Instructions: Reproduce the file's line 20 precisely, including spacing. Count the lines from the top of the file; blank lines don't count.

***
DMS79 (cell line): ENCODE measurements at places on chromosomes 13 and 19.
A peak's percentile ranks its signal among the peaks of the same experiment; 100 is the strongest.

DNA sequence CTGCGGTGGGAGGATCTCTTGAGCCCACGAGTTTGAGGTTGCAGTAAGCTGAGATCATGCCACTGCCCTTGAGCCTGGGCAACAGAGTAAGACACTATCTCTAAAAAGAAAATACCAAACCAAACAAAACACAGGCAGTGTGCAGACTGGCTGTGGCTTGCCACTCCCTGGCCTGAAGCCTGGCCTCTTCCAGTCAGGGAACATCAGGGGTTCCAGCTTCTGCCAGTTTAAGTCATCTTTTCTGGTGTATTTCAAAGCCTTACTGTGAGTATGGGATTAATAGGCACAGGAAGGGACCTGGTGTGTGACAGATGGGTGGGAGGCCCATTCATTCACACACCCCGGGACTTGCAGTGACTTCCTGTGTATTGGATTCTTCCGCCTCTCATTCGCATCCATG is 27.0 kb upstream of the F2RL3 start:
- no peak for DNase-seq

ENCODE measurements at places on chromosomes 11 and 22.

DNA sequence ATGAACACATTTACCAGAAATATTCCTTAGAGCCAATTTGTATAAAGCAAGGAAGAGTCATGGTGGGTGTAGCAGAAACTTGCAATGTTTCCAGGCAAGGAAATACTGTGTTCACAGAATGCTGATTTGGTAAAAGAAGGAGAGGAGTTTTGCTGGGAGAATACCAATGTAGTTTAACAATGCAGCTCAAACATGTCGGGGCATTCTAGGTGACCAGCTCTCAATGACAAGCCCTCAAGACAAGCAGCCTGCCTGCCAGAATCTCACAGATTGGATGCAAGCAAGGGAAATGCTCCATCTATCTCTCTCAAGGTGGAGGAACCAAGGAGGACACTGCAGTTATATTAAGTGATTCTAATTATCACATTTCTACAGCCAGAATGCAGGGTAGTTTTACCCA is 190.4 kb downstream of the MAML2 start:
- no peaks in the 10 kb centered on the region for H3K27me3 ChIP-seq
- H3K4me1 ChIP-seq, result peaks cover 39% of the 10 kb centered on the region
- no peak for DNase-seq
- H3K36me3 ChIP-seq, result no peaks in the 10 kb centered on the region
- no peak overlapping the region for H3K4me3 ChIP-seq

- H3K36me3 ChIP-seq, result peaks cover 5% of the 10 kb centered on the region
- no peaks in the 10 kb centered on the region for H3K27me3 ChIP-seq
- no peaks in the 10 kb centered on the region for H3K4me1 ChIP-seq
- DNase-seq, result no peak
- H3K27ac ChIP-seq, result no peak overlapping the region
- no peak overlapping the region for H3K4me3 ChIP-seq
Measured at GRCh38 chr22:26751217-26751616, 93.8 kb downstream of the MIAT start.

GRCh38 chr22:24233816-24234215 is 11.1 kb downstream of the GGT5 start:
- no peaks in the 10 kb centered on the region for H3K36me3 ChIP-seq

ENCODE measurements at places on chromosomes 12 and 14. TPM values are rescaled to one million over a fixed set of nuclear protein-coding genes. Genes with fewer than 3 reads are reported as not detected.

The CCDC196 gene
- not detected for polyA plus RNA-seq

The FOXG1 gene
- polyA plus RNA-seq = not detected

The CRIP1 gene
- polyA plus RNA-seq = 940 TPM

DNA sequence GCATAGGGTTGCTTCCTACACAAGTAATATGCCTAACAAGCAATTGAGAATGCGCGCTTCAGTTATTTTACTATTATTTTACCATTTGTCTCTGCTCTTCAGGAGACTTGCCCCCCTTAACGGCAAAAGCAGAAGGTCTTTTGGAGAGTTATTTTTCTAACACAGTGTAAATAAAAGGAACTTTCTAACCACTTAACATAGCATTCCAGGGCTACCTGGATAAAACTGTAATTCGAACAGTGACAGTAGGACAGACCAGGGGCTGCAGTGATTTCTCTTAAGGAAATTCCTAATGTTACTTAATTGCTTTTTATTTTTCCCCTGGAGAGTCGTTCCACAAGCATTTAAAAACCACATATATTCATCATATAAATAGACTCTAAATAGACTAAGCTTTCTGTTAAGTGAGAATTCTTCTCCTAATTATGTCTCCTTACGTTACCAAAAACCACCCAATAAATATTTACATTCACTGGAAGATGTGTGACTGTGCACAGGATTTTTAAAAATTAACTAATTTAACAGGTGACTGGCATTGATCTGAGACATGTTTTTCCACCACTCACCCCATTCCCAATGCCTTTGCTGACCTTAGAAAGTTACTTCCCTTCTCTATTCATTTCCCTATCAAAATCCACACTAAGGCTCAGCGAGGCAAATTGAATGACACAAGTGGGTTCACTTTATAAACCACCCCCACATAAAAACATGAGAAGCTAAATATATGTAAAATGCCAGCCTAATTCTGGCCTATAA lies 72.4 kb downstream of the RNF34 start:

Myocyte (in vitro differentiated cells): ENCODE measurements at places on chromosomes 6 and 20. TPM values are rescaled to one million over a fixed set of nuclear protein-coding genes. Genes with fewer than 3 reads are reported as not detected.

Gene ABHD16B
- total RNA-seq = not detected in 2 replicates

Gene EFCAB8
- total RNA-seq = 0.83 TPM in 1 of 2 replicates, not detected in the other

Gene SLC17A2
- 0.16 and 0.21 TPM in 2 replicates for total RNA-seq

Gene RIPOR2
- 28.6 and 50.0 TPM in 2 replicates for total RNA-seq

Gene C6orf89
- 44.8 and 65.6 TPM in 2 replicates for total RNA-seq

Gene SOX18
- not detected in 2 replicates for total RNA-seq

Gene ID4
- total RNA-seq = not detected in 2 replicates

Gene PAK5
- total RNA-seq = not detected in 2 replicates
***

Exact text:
- no peaks in the 10 kb centered on the region for H3K36me3 ChIP-seq